What I love most about the grocery business is its dynamic nature; it's a hub of daily human interaction and often serves as a cornerstone of the community. The grocery store – in our case, the health food market – is more than a place to buy food, it's a gathering spot, a place where people come not only to shop but to connect, share, learn and belong. Every day, we have the opportunity to touch lives in a meaningful way, whether it’s through offering quality products that nourish the body, giving personalized advice on health and wellness, or simply being a friendly face offering a smile.

I also love the immediacy and tangibility of the grocery business. You can see the results of your work on the shelves every day, in the baskets of customers, and in the satisfaction they express. There's a unique reward in knowing that we're providing essentials that people need to live and thrive… to eat well, and live better.

What's the most important thing you do now as CEO?

Spend time on “the floor” at our locations listening to customers, speaking with team members across all of our departments. Relationships and the people that Nature’s Emporium touches are important to me and the company. I always have a long list of daily to-dos, but I always make time to stay connected with the communities we serve and our team.

nature's emporium Dorval Crossing oakville
Nature's Emporium Dorval Crossing, Oakville

What's a common misconception about working in the industry?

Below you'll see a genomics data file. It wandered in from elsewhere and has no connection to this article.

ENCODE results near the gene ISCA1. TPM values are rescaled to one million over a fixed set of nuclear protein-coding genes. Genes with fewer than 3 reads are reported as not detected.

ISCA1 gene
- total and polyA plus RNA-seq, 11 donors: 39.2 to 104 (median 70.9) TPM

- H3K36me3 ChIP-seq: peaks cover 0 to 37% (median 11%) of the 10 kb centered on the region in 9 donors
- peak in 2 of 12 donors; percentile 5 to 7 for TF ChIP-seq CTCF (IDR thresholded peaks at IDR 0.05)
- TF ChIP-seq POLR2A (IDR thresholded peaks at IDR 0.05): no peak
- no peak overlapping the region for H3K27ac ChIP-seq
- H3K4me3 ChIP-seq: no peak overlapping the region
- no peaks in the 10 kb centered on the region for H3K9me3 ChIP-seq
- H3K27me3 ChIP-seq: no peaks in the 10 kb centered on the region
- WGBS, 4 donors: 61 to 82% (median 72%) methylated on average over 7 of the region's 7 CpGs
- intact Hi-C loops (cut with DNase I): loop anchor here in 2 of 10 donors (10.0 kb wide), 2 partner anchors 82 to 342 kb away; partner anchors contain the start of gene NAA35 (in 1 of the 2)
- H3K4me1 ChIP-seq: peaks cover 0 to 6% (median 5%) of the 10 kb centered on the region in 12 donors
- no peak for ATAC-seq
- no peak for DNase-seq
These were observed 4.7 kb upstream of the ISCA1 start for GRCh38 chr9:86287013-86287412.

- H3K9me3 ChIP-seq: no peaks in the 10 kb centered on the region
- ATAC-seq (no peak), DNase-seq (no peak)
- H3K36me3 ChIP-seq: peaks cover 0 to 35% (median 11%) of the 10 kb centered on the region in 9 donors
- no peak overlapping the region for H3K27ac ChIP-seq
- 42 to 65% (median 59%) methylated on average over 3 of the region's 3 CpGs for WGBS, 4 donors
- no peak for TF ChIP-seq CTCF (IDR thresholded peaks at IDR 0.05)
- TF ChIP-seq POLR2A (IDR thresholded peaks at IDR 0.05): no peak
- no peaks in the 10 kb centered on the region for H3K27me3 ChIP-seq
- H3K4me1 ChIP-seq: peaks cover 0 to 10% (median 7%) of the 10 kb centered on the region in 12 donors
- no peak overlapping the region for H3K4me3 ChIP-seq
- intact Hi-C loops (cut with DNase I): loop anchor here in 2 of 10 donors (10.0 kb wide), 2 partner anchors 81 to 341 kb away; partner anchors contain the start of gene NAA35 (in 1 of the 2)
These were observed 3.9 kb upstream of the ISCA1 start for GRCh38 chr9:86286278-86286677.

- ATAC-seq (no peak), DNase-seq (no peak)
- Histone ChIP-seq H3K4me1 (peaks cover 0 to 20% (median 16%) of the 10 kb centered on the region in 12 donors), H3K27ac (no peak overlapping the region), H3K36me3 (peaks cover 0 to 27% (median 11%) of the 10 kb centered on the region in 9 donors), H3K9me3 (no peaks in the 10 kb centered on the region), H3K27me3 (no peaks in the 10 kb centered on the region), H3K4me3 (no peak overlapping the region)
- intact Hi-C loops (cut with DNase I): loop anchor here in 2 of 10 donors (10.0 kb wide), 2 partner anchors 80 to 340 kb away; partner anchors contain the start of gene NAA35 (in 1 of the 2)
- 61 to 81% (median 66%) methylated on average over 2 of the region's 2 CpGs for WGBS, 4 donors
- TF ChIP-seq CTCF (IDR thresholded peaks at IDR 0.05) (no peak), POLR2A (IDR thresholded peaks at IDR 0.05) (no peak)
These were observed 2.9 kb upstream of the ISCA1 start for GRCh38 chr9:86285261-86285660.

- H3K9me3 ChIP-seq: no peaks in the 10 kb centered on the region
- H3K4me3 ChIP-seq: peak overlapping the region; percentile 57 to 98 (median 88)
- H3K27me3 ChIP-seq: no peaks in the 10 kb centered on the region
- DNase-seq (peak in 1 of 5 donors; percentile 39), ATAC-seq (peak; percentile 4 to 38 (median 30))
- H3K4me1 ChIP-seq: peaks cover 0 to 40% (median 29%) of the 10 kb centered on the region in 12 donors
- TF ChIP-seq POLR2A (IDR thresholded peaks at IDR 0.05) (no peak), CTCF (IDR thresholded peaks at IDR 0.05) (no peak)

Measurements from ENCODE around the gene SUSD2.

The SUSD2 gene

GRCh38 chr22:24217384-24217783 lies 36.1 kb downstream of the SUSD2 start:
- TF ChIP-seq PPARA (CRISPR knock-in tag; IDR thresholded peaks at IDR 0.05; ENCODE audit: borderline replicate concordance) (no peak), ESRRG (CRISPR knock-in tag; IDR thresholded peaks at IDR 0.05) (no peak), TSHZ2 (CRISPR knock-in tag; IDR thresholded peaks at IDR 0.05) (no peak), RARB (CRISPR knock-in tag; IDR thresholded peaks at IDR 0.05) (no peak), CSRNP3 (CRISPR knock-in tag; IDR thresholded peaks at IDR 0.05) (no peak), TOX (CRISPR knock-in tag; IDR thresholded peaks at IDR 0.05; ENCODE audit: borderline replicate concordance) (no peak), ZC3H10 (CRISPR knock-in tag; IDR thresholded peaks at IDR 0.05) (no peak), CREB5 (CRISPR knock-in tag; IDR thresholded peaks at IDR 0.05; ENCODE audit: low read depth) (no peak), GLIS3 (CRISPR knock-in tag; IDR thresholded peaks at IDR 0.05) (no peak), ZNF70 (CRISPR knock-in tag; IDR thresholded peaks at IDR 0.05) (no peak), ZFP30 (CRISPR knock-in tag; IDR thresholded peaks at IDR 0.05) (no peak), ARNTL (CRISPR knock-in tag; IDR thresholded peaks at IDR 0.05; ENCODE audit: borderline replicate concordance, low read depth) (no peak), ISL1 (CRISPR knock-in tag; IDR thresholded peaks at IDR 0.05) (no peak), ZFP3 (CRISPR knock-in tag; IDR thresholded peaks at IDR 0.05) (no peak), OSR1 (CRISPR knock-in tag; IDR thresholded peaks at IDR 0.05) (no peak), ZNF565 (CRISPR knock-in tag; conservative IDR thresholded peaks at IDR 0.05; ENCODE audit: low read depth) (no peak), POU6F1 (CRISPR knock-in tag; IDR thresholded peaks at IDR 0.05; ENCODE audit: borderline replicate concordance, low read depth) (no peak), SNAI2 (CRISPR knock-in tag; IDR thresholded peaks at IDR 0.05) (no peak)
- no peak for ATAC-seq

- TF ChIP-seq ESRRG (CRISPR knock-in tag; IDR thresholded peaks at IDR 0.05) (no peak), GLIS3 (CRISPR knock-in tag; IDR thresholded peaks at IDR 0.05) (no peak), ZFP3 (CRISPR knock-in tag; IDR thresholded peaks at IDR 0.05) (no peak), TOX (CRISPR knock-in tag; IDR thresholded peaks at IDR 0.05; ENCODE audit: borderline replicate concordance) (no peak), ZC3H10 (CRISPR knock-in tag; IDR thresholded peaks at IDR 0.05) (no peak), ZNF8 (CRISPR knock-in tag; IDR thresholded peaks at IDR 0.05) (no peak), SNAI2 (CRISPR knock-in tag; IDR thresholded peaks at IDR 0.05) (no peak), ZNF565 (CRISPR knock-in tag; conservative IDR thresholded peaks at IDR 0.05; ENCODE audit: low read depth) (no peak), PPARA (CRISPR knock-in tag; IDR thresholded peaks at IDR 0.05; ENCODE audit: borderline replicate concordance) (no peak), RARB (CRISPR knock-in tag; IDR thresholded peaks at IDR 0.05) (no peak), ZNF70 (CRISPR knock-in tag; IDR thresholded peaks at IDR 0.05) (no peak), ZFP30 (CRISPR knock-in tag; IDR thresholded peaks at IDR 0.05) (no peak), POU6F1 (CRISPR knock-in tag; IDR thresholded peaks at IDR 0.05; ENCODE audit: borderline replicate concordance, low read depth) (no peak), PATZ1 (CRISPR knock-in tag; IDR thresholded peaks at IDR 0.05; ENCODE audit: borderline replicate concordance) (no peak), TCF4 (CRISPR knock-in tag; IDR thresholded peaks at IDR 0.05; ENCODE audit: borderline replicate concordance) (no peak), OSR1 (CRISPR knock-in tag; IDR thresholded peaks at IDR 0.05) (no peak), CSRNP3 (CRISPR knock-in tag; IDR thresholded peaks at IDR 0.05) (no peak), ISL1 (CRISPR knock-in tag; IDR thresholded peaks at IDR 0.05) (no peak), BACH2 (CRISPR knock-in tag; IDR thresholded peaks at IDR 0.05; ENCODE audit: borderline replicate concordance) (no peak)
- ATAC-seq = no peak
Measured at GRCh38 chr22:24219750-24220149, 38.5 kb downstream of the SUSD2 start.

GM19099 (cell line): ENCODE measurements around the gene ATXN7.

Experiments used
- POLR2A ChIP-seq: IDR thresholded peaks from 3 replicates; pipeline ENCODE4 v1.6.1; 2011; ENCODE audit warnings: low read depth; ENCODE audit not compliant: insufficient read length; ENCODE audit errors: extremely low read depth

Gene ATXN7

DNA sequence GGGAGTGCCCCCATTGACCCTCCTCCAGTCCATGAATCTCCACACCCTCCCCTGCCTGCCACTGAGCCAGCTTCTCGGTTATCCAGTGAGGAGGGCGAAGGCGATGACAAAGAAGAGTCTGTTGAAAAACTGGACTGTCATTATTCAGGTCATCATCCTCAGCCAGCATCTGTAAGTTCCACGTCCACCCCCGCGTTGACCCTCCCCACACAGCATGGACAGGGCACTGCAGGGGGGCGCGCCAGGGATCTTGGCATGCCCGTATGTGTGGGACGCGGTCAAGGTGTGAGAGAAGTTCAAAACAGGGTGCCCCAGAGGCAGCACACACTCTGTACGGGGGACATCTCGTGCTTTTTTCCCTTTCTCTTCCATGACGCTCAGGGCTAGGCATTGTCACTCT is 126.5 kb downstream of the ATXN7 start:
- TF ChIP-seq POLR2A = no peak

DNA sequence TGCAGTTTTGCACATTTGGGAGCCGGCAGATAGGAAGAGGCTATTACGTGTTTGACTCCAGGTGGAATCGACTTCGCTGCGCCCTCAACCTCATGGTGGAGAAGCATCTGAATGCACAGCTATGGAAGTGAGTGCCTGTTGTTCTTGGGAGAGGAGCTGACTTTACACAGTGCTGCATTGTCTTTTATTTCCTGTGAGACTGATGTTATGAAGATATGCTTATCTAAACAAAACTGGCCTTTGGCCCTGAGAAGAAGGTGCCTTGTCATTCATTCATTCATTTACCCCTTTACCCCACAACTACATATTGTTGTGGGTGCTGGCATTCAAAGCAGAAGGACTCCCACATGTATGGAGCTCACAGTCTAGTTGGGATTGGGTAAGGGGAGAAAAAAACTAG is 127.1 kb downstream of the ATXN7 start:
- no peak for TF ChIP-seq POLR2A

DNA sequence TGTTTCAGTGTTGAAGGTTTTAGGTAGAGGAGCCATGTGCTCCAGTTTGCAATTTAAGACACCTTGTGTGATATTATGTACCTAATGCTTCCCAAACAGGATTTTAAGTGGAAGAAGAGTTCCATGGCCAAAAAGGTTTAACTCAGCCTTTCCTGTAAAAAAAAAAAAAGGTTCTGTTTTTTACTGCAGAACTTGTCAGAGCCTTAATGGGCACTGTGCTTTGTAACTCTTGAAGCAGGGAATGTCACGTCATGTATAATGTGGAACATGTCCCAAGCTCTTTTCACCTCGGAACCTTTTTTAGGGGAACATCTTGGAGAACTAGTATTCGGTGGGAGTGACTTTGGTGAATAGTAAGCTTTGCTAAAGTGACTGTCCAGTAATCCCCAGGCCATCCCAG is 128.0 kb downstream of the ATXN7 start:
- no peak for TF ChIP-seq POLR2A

Many might view the grocery field as a collection of basic roles – cashiers, stockers, the front-line team members who keep the aisles filled and the checkout lines moving. It’s often seen as a “pit stop” on the road to a different career, not as a destination with its own rewards and opportunities.

But the food retail world is far from just transactional grunt work. It’s a space brimming with potential for those who look beyond the surface!

Take technology and innovation; the sector is on the cutting edge, pioneering sophisticated logistics, seamless supply chain solutions and crafting personalized shopping experiences. There’s a wealth of roles for the tech-minded folk, from IT support to data analytics, not to mention the creative flair needed in digital marketing strategies.

READ: Nature’s Emporium continues expansion across Ontario

What's next in your career?  What do you still hope to accomplish?

We are in expansion mode right now so, my focus is on growing the Nature’s Emporium footprint – bringing the amazing experience and products we offer to more communities.

What advice do you have for young Canadians who are considering a career in the food retail industry?

Be curious! Always be eager to learn. The food retail industry is huge and ever-evolving, with continuous innovation in products, services, and technology. Keep up with trends, be it food trends, packaging trends, or e-commerce.

Don't be afraid to start with entry-level positions. Working in various roles, from cashier to stock, provides invaluable experience into the operational aspects of the business and helps build empathy and understanding of every function within a store.

I cannot stress enough how much people skills matter – in every industry. Develop people skills because food retail is a people business. Developing strong communication and customer service skills will serve you well. Learn how to listen, empathize, and solve problems, this is crucial, whether dealing with customers or managing a team.